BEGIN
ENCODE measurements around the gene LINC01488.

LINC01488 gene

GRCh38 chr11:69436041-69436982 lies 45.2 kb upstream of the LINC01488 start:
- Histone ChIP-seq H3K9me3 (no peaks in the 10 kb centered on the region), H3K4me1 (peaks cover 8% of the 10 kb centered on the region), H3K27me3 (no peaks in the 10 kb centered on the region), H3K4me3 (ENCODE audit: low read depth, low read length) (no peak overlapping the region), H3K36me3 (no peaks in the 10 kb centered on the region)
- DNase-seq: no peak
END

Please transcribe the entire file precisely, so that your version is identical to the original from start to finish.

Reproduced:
ENCODE measurements around the gene LINC01488.

LINC01488 gene

GRCh38 chr11:69436041-69436982 lies 45.2 kb upstream of the LINC01488 start:
- Histone ChIP-seq H3K9me3 (no peaks in the 10 kb centered on the region), H3K4me1 (peaks cover 8% of the 10 kb centered on the region), H3K27me3 (no peaks in the 10 kb centered on the region), H3K4me3 (ENCODE audit: low read depth, low read length) (no peak overlapping the region), H3K36me3 (no peaks in the 10 kb centered on the region)
- DNase-seq: no peak